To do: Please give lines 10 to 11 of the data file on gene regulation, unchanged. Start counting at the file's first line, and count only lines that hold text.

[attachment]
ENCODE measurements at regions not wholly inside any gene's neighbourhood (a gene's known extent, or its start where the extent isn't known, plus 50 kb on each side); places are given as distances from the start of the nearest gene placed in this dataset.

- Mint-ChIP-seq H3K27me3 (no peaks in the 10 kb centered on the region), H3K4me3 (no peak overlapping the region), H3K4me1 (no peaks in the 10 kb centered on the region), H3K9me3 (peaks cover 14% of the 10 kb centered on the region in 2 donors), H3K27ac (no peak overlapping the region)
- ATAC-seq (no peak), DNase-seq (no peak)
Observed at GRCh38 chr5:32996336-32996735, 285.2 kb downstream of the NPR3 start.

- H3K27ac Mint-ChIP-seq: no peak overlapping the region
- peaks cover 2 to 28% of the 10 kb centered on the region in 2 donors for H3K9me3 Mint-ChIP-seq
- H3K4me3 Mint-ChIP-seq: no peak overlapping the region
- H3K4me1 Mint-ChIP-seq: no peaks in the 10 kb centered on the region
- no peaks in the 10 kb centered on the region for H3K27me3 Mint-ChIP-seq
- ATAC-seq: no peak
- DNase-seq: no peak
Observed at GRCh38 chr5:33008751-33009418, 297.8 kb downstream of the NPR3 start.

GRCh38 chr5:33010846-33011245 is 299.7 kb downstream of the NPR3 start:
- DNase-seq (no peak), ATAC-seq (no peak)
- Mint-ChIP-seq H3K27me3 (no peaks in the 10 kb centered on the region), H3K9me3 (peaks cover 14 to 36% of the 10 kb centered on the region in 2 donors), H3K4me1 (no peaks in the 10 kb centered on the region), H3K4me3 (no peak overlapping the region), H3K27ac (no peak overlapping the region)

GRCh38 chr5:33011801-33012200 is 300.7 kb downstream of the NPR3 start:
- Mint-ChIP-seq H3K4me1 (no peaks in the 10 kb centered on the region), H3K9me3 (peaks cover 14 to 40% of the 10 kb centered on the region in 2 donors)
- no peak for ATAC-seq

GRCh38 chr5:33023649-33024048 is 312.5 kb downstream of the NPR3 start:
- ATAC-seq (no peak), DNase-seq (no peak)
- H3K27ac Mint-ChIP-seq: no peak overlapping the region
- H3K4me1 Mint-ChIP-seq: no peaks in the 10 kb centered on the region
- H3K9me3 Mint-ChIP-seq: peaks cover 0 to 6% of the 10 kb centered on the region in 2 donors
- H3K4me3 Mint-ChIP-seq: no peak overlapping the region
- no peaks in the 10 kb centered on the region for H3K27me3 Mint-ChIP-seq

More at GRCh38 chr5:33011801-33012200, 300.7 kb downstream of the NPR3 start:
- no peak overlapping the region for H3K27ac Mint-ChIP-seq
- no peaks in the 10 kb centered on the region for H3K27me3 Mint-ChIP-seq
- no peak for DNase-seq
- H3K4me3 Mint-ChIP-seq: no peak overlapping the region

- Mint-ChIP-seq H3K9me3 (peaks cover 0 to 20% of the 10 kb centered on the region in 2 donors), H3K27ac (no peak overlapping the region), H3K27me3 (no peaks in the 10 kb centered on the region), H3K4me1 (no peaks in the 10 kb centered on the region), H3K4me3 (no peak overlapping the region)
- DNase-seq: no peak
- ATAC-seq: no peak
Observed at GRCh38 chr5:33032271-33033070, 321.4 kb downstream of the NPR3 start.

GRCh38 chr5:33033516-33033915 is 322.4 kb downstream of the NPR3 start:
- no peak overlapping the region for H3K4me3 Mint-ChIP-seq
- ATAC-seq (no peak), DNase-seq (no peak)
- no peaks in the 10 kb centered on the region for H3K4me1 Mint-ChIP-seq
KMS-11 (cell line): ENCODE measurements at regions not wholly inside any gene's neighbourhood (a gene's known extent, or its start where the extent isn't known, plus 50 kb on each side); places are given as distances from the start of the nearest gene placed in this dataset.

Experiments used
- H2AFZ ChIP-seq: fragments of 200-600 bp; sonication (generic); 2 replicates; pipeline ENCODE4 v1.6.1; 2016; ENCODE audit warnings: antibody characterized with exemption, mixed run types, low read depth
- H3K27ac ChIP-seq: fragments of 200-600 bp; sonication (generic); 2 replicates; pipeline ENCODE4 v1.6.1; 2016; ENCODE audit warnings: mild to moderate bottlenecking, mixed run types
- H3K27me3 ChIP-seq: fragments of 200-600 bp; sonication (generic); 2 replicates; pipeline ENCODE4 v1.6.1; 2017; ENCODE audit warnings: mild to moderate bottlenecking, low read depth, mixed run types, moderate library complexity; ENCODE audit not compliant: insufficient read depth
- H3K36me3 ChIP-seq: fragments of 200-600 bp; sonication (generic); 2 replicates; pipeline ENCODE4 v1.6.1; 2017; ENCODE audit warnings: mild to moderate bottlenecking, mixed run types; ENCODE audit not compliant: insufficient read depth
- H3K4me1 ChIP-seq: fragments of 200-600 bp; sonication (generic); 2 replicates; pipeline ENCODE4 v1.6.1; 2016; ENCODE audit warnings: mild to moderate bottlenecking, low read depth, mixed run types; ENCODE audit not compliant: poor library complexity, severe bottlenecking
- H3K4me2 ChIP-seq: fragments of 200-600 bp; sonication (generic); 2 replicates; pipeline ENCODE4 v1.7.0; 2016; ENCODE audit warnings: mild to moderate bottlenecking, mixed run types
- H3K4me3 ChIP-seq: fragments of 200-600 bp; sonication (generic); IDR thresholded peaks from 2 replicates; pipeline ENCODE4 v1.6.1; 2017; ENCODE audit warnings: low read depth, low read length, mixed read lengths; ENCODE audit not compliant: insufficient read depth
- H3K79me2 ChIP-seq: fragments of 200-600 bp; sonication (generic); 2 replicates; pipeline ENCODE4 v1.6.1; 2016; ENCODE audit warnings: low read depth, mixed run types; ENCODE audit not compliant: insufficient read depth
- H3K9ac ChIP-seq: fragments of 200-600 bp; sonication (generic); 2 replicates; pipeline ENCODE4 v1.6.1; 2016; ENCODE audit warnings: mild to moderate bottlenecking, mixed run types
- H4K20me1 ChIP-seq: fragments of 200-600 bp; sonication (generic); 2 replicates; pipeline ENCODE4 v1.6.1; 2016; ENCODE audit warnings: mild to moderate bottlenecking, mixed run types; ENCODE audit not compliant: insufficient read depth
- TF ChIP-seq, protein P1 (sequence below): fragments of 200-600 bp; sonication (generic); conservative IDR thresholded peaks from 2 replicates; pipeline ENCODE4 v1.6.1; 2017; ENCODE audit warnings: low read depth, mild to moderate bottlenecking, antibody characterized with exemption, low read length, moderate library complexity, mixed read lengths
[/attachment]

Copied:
- ATAC-seq: no peak
- DNase-seq: no peak